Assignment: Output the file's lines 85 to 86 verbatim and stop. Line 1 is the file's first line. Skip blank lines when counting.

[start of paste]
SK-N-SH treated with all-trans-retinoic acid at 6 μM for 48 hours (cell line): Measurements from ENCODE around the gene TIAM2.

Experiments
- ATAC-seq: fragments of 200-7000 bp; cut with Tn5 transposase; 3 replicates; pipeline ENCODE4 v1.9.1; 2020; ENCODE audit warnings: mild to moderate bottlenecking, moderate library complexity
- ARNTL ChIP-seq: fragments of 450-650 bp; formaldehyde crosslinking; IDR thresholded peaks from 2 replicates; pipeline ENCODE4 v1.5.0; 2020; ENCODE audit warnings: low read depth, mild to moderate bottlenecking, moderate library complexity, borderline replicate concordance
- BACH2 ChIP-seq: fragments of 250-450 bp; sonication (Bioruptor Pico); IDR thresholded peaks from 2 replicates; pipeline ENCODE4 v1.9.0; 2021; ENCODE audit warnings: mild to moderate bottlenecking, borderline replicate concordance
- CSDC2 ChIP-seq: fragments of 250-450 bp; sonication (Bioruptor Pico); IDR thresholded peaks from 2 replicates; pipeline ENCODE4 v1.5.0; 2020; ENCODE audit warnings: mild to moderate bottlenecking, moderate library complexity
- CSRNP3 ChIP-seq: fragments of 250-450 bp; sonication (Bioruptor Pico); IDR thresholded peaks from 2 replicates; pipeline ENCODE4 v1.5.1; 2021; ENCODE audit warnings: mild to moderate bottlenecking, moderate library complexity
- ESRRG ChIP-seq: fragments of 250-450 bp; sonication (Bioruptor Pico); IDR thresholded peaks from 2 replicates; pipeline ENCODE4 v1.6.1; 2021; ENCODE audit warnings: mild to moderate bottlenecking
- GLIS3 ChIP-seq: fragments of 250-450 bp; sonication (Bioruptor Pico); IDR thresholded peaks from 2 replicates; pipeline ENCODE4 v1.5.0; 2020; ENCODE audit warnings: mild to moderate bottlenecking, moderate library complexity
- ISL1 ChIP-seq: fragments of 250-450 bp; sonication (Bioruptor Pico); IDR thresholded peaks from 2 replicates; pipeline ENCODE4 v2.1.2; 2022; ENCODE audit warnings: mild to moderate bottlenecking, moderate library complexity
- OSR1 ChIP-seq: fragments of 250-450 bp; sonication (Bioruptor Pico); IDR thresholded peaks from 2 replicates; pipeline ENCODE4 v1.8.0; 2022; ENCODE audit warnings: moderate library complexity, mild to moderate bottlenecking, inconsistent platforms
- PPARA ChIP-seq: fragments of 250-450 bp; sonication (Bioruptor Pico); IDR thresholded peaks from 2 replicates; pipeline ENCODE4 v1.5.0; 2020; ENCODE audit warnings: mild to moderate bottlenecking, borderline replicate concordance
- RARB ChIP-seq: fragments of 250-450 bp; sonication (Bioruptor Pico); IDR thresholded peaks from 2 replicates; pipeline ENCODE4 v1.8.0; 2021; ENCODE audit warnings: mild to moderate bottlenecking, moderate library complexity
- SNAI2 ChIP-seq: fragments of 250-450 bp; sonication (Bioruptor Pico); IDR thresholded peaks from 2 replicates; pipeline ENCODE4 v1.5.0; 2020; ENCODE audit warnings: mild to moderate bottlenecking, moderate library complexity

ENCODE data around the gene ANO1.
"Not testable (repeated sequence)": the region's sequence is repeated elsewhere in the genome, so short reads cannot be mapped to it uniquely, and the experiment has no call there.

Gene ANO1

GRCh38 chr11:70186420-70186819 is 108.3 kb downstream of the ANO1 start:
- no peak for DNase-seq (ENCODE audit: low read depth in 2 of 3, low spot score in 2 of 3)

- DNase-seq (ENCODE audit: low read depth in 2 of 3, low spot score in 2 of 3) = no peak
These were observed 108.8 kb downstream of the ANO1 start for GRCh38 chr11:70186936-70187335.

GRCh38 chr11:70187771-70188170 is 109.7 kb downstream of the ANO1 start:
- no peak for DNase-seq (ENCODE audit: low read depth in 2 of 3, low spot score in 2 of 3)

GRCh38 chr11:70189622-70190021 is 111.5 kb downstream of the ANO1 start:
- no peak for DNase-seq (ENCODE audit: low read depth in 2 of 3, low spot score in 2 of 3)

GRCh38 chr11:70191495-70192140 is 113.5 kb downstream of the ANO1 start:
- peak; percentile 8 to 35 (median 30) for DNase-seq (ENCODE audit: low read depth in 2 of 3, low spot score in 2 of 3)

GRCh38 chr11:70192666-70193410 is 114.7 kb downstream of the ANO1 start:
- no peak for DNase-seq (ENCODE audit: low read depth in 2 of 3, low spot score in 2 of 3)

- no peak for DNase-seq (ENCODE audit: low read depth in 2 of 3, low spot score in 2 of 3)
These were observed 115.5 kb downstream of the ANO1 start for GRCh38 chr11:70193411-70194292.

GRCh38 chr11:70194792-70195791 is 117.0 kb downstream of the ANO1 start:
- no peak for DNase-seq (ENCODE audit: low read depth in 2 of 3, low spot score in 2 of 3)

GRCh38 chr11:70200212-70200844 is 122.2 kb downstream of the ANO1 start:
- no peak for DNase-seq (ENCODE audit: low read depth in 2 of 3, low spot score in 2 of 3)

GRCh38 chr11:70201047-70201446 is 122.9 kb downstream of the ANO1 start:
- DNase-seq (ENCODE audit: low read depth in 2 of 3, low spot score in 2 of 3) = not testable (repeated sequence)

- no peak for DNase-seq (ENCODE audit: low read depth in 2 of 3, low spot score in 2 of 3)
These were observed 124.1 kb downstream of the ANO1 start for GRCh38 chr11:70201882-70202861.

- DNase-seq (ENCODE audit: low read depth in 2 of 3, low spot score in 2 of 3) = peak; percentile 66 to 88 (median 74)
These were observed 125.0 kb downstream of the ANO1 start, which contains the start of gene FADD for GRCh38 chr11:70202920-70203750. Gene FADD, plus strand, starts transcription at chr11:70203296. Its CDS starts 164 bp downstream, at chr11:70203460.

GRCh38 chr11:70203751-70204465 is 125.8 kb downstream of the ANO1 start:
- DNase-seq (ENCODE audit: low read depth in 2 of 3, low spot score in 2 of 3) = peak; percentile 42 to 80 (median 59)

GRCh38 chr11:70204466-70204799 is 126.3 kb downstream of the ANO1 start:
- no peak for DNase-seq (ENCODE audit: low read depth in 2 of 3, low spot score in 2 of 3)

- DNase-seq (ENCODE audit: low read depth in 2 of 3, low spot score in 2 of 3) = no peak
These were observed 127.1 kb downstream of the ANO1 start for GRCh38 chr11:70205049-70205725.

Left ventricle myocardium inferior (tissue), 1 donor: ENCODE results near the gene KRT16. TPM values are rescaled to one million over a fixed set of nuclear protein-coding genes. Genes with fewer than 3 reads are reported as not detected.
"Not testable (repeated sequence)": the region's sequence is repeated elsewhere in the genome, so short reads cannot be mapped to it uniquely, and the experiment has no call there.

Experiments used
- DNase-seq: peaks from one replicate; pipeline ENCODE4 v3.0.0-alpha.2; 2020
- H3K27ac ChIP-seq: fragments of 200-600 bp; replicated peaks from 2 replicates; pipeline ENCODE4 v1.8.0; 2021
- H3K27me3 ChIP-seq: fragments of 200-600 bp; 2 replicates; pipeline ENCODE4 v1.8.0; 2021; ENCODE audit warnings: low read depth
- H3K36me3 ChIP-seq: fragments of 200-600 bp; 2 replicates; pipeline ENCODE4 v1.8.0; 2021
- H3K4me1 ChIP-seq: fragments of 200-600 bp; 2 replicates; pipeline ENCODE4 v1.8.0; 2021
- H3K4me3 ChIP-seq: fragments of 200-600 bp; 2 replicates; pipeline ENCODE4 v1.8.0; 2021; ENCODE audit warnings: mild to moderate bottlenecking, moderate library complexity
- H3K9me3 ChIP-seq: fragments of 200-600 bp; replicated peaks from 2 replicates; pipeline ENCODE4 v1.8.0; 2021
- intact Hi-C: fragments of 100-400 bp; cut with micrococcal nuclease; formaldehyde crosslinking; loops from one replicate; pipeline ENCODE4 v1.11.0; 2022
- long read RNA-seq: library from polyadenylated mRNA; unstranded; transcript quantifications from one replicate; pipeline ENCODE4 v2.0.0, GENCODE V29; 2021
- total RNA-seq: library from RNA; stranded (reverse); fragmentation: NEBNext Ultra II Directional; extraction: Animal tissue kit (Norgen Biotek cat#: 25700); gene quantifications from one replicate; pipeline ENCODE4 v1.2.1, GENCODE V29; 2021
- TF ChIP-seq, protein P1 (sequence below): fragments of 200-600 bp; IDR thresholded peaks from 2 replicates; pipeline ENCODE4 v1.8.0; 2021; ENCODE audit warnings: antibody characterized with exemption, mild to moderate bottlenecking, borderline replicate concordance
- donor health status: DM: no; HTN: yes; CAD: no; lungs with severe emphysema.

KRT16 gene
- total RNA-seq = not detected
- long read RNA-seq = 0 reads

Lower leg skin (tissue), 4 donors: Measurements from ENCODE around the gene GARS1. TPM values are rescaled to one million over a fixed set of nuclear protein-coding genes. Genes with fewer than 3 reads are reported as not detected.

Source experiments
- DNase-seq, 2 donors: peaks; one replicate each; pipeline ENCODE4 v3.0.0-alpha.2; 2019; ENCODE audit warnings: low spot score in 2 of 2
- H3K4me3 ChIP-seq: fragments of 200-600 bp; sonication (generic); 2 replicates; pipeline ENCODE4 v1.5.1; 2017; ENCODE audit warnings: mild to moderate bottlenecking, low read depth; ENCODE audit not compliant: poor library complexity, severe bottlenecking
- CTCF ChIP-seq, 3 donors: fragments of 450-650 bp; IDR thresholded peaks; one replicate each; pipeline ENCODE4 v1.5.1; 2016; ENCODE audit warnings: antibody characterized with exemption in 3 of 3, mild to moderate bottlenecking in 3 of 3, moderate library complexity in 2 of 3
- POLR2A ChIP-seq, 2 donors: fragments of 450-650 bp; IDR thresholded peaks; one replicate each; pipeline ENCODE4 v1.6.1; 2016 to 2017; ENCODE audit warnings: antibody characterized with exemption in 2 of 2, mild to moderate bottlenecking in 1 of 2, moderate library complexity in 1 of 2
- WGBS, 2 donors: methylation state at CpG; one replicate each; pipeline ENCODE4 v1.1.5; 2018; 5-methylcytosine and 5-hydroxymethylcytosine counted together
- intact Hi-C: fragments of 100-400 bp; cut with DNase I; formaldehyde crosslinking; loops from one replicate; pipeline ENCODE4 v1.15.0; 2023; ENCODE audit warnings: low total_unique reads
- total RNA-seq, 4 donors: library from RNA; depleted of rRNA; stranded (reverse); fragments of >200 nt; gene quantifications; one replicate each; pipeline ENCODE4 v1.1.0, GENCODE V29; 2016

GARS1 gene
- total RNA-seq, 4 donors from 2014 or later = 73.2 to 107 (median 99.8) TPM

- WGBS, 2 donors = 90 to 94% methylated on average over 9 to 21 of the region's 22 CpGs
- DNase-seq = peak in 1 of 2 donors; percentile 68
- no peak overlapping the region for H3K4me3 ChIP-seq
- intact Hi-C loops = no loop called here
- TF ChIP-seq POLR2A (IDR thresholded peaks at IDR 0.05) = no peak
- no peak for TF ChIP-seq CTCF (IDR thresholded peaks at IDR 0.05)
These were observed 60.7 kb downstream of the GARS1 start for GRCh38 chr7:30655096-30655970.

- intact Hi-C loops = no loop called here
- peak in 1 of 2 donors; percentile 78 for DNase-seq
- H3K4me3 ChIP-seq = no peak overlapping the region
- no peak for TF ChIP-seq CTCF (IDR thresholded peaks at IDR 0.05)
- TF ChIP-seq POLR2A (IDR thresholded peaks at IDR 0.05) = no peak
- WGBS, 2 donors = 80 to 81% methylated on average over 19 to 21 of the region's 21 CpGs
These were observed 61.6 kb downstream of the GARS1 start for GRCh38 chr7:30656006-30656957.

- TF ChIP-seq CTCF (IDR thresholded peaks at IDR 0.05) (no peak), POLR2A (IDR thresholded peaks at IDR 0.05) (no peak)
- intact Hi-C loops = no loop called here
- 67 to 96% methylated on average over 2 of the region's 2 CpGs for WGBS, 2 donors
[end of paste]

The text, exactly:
- peak in 1 of 2 donors; percentile 78 for DNase-seq
- H3K4me3 ChIP-seq = no peak overlapping the region